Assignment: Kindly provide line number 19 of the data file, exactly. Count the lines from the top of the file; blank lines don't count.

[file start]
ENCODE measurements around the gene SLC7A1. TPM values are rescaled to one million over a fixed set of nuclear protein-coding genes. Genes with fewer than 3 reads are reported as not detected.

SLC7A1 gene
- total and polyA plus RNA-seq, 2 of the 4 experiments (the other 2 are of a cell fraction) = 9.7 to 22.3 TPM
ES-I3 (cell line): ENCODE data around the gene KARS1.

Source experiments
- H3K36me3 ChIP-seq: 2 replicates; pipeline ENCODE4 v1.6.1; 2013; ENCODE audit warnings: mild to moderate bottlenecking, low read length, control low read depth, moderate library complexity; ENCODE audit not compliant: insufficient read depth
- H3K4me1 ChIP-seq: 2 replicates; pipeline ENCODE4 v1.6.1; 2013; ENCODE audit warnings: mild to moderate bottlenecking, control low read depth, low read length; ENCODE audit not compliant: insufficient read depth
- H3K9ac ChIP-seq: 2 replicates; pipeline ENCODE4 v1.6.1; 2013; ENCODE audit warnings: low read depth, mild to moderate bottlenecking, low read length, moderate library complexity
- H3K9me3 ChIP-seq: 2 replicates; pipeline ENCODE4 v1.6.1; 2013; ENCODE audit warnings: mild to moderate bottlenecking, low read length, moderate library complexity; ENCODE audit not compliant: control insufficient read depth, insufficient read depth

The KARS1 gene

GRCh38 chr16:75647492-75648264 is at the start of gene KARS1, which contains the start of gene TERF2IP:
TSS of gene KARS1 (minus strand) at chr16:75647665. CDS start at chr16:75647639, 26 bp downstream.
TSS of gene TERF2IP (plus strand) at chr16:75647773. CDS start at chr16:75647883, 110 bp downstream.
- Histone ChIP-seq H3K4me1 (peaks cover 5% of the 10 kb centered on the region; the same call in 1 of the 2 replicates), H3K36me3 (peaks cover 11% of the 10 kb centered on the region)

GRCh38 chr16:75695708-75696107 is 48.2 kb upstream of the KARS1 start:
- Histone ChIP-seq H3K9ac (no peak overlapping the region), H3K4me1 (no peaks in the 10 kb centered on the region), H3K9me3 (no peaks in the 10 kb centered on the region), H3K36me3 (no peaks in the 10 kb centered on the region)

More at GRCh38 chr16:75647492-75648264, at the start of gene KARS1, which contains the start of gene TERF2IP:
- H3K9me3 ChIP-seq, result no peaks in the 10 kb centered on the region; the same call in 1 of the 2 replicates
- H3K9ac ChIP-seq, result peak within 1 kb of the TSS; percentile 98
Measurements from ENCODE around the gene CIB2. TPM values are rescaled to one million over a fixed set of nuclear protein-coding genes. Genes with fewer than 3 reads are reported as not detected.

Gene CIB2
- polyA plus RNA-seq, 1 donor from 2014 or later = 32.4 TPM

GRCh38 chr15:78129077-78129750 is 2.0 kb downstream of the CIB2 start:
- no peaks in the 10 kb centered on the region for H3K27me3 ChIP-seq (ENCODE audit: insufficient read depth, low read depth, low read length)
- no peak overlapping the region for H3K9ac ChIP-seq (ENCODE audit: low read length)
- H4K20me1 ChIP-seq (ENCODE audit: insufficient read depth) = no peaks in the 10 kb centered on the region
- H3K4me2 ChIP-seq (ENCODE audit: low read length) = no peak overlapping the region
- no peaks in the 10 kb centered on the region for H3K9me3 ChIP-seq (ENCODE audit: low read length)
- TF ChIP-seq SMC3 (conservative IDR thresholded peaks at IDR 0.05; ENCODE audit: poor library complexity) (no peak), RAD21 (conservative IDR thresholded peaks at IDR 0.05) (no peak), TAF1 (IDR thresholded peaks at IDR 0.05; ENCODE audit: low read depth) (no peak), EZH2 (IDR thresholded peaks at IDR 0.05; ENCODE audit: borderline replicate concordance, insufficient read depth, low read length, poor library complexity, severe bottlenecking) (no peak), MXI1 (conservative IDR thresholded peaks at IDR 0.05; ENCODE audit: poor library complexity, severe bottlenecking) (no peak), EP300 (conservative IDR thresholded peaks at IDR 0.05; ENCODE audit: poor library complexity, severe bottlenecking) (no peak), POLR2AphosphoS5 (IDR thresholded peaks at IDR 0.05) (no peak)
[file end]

- H3K9ac ChIP-seq, result peak within 1 kb of the TSS; percentile 98